44-0 Plaintiffs Brief RE: Scope of Jurisdictional Discovery

Jurisdictional Discovery Brief

October 19th, 2020

 

“Well established Ninth Circuit law provides that Plaintiffs are entitled to conduct jurisdictional discovery bearing on whether Defendants Watch Tower Bible and Tract Society of Pennsylvania (“WTPA”) and Watchtower Bible and Tract Society of New York (“WTNY”) were alter egos of each other during the period of time relevant to this case.”

 

“The affidavits of WTPA in-house counsel Brumley –WTPA’s only supporting evidence for its motion to dismiss – have created more questions than answers. First, Mr. Brumley fails to address WTPA’s corporate relationship with WTNY during the period 1973-1992. Instead, Mr. Brumley asserts—in the present tense—that WTPA “has its own assets, liabilities, offices, board of directors, and offices, separate from every other entity used by Jehovah’s Witnesses” and that “WTPA is not the direct or indirect parent or subsidiary of any other corporation involved in this action.” Aff. of Brumley at ¶¶ 5-6. In sum, WTPA’s only evidence on personal jurisdiction conspicuously fails to address the period relevant to this case.”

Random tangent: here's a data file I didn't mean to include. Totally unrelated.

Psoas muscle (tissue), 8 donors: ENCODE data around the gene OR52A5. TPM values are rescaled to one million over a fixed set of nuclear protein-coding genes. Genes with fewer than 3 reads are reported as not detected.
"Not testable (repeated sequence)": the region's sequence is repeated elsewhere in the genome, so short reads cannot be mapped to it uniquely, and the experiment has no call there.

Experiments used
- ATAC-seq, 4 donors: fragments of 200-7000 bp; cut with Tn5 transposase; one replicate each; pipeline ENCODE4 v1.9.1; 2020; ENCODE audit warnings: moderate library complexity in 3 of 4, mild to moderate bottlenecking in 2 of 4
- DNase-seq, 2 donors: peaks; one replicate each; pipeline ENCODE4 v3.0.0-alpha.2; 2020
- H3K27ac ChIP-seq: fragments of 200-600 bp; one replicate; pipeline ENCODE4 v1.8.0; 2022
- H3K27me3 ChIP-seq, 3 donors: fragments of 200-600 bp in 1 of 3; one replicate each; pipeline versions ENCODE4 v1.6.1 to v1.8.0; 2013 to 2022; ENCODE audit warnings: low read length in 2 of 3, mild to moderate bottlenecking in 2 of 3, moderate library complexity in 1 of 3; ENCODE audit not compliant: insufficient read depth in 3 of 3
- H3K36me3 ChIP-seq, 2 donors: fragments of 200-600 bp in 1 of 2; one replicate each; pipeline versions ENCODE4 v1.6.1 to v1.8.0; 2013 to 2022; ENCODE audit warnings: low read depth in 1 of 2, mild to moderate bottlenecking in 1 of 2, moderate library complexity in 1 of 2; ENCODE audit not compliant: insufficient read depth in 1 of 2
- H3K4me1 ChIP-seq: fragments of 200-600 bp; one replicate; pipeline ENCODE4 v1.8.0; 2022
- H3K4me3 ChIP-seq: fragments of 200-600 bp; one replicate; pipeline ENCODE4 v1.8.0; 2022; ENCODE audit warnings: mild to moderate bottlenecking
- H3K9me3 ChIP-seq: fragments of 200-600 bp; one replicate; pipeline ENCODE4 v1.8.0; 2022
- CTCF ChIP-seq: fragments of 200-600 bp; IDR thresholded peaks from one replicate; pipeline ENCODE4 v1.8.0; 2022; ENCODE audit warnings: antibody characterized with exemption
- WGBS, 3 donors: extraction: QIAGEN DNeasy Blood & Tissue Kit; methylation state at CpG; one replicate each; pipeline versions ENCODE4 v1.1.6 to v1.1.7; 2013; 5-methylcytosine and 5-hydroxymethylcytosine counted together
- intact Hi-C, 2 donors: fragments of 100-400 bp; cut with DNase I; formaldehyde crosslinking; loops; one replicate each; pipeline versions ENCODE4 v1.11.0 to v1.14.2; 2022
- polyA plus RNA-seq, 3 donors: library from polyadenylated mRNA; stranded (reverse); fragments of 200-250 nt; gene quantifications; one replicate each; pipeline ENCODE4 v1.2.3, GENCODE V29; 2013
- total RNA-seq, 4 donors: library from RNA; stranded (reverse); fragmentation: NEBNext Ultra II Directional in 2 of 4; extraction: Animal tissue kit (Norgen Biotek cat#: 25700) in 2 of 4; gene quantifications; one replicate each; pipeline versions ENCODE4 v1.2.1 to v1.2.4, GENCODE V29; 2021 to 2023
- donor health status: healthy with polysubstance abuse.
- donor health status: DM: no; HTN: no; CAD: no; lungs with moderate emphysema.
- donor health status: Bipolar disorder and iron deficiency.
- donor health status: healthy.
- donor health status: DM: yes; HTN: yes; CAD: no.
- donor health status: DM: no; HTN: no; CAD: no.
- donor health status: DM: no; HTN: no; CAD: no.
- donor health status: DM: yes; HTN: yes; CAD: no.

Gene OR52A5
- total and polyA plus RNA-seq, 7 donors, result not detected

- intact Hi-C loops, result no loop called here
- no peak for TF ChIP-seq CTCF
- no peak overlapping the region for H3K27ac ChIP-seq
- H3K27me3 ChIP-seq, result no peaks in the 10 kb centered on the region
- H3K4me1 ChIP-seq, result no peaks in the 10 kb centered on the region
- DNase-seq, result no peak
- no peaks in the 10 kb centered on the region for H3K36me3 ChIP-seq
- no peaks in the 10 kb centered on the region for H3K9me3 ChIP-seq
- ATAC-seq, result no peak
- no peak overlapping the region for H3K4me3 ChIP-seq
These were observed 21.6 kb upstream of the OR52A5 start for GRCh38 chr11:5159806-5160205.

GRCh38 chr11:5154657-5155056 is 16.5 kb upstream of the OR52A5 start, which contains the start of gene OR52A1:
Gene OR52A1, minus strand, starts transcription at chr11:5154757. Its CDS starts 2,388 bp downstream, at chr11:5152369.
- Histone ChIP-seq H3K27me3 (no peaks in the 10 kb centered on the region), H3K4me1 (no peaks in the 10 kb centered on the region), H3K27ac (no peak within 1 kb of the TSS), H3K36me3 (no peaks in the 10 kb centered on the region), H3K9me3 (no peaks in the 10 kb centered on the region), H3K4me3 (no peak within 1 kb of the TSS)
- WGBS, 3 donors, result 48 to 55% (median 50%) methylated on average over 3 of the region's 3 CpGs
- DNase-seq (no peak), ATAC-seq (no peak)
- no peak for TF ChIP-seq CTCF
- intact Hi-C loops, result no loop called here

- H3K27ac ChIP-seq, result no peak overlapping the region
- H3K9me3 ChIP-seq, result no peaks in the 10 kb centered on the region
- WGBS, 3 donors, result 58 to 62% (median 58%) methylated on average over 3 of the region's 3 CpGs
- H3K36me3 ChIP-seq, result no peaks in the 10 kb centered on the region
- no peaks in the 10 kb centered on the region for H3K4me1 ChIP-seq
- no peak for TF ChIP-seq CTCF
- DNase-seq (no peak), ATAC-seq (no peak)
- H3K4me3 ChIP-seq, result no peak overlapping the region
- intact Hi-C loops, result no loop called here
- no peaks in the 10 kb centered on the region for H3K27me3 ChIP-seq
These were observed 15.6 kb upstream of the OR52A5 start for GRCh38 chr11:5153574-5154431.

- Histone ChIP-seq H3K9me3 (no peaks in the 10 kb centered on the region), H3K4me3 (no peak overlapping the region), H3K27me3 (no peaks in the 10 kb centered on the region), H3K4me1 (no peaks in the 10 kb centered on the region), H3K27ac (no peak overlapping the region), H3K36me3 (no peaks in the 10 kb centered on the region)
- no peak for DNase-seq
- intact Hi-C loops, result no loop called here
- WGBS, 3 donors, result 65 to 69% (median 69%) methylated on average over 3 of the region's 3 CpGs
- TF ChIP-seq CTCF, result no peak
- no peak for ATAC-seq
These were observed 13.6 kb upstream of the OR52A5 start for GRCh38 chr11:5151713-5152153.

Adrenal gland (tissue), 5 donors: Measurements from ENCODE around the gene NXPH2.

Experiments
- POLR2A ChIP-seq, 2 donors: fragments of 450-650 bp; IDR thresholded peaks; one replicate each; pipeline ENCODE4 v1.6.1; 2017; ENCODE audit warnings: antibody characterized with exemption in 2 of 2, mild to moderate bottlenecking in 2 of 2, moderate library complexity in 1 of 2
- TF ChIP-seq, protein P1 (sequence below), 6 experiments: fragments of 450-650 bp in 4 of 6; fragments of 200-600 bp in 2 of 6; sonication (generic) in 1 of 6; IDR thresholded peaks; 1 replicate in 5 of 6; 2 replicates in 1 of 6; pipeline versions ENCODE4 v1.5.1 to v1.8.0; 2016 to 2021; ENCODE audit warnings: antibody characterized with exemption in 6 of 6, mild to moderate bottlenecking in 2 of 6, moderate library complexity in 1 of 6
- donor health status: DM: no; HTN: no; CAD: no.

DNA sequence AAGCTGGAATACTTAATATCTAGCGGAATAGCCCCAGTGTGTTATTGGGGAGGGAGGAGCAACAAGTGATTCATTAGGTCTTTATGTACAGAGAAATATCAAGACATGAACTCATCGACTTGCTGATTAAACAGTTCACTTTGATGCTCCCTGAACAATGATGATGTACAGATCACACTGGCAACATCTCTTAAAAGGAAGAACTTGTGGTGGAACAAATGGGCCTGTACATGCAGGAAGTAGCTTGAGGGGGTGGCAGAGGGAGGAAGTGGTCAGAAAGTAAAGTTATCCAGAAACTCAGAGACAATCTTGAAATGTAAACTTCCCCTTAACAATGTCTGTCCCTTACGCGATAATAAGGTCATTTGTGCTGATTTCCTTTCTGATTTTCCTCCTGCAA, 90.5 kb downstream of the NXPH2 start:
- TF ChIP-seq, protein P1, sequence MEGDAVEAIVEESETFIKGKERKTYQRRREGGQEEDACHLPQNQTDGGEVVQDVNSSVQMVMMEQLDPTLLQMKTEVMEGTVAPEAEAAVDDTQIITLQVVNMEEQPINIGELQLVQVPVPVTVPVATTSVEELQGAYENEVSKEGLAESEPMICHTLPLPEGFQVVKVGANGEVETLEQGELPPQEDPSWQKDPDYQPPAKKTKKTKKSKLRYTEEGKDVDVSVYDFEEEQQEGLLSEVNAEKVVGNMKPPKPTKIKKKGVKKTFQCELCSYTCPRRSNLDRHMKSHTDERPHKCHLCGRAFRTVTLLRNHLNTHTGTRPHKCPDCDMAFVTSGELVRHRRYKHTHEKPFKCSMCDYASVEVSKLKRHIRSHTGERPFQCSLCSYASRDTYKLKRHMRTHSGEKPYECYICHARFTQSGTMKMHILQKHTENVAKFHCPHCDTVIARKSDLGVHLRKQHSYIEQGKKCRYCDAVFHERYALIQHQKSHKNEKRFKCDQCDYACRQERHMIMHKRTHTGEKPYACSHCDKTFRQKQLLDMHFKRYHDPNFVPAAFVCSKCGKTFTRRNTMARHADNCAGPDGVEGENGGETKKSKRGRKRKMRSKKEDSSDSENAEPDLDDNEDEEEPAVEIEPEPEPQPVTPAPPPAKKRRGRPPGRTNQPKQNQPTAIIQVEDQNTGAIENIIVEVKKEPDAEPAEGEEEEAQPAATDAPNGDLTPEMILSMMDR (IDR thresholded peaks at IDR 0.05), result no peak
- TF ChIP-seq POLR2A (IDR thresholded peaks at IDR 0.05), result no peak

“At the same time, there are many material details of WTPA’s relationship with WTNY that cannot be resolved with publicly available information, including but not limited to: the identities of both entities’ executives and board of directors during the relevant time-period; whether WTPA and WTNY comingled assets during the relevant time period; whether WTPA is collecting and holding assets while WTNY holds liabilities; and the degree to which WTPA controlled and directed the activities of WTNY or vis-a-versa. Ninth Circuit law provides for discovery to unearth these sorts of facts when analyzing personal the jurisdiction of closely related corporate entities.”

File Type: pdf
Categories: Caekaert v. Watchtower
Tags: Caekaert v. Watchtower
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